Tie Fighters and cultural unconsciousness

tie_fighterI spend a lot of time thinking about language, even when buying presents for my kids.

This year I got the Lego Tie Fighter for my son (deep down the toy is for me but I believe we have kids so that we can continue our childhood into adulthood).

For most of my life I have thought why George Lucas and his cohorts should decide to call it the Tie Fighter instead of the H-wing Fighter. Afterall, the rebel fighter is called the X-wing Fighter because of its shape.

My conclusion is this: the H-wing Fighter just doesn’t sound good. There is nothing unconventional about the letter ‘H’ (X is such a rarely used letter it makes it sound mysterious). But the question is why ‘Tie’? My theory is that is looks like a bow tie and a Bow Tie Fighter will not cut it either. So the shortened form Tie Fighter sounds cool even though it has nothing to do with its function.

If this be the case then the name betrays its twentieth century roots. I mean I don’t see Darth Vader, Obi-Wan Kenobi, Luke Skywalker or Yoda sporting one in any scene.

In short, in the very distant future in galaxies far far away bow ties are out.

Body language and changing your behaviour

Body language is known to tell you a lot about a person. In a reversal in thinking Amy Cuddy in this TED presentation talks about how controlling or changing your body language can change your behaviour and frame of mind.

Time for my big stretch … if you get what I mean.

Aris Venetikidis on maps in the brain

Here is a nice talk on how we map out our world in terms of getting from Point A to Point B.

The key to making sense of things is simplification.

Firstly, we represent getting somewhere by a series of landmarks. Secondly, no matter how windy a route is from two points our brains represent it as a straight line.

The classic example of successful mapmaking is the London Underground map better known as Beck’s Tube map. The lines and stations are disproportionate but accurate relative to each other. And it is this way of representing space in our minds which Mr Venetikidis talks about in this video and how he applied it to the bus route for Dublin.

 

Word Grammar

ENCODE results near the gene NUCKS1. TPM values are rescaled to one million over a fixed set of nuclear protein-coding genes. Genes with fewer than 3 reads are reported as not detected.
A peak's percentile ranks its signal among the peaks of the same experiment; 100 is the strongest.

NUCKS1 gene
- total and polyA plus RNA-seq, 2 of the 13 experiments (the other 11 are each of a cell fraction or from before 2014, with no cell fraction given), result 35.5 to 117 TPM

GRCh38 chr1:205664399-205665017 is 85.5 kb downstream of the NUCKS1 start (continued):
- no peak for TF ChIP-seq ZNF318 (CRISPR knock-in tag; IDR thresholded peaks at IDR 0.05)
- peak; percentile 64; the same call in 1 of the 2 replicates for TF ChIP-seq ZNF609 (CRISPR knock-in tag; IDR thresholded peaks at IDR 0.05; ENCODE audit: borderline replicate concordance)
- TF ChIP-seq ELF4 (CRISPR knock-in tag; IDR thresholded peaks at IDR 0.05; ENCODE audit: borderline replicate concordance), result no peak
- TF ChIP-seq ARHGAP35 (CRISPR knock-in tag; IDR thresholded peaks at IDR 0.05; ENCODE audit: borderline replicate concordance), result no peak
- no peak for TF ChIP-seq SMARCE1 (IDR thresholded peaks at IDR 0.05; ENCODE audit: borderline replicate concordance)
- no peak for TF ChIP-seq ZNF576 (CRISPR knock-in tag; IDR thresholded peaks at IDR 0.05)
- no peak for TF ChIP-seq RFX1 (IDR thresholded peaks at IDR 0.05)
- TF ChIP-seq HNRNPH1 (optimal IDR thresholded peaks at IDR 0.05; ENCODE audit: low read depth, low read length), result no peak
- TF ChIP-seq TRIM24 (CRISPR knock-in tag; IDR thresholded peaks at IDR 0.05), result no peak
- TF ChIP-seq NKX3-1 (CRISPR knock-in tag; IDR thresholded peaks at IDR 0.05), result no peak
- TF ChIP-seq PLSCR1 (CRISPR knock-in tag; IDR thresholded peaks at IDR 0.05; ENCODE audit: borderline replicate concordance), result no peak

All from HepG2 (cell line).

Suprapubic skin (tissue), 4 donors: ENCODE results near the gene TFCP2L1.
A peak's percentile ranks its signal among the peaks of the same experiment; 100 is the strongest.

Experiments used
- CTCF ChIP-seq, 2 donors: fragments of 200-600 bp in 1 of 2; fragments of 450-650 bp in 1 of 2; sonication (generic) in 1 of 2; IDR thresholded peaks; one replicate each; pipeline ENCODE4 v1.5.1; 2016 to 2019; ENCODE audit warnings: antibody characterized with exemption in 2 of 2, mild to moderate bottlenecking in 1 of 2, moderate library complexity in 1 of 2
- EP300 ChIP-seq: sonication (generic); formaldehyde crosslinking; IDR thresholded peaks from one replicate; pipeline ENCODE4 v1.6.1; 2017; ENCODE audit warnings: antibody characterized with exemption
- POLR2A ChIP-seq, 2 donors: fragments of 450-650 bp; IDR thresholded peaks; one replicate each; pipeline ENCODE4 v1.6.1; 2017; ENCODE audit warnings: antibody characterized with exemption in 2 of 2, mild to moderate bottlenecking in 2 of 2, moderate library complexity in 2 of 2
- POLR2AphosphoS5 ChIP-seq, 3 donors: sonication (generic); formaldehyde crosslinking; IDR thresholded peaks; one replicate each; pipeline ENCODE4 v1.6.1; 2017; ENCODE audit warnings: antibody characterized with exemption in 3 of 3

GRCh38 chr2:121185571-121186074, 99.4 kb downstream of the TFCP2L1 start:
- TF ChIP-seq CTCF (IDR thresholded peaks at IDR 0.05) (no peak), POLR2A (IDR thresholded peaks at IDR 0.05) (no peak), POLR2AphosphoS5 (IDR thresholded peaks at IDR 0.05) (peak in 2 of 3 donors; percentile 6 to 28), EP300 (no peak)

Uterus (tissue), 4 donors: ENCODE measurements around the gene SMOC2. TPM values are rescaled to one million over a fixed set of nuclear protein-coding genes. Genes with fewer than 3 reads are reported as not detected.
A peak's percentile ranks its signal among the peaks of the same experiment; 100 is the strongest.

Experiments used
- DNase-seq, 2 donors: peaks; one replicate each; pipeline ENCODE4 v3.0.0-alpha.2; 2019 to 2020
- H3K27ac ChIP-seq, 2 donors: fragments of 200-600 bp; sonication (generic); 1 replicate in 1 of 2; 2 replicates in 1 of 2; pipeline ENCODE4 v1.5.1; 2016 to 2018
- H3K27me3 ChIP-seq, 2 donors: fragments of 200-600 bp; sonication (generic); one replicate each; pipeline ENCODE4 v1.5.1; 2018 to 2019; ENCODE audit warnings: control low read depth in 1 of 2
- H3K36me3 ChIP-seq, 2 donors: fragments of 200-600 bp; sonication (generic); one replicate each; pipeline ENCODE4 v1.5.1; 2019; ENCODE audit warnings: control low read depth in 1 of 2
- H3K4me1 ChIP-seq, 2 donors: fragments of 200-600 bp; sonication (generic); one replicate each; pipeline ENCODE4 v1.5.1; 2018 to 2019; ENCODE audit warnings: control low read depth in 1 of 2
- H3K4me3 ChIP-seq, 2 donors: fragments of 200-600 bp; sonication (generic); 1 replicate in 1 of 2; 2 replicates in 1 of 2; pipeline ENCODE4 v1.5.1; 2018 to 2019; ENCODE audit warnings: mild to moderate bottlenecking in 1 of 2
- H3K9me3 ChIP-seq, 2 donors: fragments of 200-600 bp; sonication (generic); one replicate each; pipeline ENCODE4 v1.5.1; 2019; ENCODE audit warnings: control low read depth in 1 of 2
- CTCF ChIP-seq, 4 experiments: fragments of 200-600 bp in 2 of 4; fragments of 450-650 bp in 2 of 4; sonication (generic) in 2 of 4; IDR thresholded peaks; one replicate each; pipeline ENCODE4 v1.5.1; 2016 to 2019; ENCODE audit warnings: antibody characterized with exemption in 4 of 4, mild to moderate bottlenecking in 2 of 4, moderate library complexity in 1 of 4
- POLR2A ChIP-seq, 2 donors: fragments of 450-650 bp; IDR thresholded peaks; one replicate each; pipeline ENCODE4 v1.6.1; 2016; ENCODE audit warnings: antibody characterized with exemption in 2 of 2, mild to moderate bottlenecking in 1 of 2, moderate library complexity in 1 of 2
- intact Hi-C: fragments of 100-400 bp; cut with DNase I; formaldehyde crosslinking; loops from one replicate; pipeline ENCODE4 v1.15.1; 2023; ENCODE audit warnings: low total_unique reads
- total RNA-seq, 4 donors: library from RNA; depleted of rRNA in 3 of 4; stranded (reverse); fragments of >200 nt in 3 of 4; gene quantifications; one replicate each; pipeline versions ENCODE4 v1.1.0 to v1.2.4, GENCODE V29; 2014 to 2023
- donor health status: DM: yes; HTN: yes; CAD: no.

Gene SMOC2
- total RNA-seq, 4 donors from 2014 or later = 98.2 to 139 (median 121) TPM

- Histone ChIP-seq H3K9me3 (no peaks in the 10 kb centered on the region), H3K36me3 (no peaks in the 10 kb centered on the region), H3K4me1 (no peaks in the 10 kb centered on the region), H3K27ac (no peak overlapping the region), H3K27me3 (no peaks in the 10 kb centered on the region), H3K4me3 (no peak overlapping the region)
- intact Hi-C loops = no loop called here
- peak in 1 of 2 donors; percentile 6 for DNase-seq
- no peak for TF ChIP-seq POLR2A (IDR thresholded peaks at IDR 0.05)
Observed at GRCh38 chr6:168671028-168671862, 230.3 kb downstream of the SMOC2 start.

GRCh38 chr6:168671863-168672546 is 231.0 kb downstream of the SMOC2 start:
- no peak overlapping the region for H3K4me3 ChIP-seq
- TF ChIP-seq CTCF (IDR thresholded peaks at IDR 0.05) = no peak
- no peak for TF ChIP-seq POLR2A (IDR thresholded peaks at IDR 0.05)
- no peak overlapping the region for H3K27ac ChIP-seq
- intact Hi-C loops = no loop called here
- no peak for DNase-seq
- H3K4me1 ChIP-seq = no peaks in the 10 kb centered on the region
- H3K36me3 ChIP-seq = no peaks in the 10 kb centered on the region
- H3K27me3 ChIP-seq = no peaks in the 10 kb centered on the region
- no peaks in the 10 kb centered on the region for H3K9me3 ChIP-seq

Came across a new-ish theory today – Word Grammar. Its creator and champion is Richard (Dick) Hudson at UCL.

Seems worth exploring as a theory. Considered a minor branch of cognitive linguistics.

Teaching function words: the cognitive and corpus perspectives

I will be giving a presentation on function words, what we can learn from corpora about them, how we understnad them in light of conceptual metaphor theory and what this all means for second language teaching.

The venue and date: PanSIG @ Hiroshima University, 16 June 2012.

The alphabet as object

In a novel study of baboons it has been found it is possible for the animals to recognise ‘words’ (real word letter sequences) as opposed to jumbled letter sequences. This may indicate we may need to rethink our understanding of symbols as abstractions to a simpler concrete interpretation as if they are plain objects.

I do think our belief that we, human beings, are something ‘better’ than animals is complacent. Afterall we still live in a physical world just like any other animal. The ability for abstraction has its limits still confined by the physical.

That’s one point for the theory of embodiment.

Three things Tokyo University students have in common

I was reminded by Stephen Krashen’s post on reading, access to books, and school performance about the three things Tokyo University students have that help them get into the University – bookshelves (with books of course, and the more the better), a globe (to help them see the world differently (or is it correctly)), and a piano (music is softens the mind for original and abstract thinking).

I don’t remember where the source for this is but it was in conversation with my wife and friends.

Language and emotions are separate

Do we really need language to have emotions?

Given some thought it should be apparent that emotions – any sort of feeling – should not depend on language. Babies do not need to know the words ‘It hurts,’ to cry in pain. And we do not need the word ‘disgust’ to be disgusted.

The role of language is therefore first and foremost communication, not thinking. However, we do utilise words for thought. The probable reason for this is because language as an abstract tool is convenient for organizing our thoughts. Labelling things make them easier to manipulate. It could be as simple as that.

I have never been a fan of any innate language faculty that some linguists believe is responsible for our language ability. More likely is that language – a bunch sounds and symbols – is really just an abstraction we as humans are really really good at.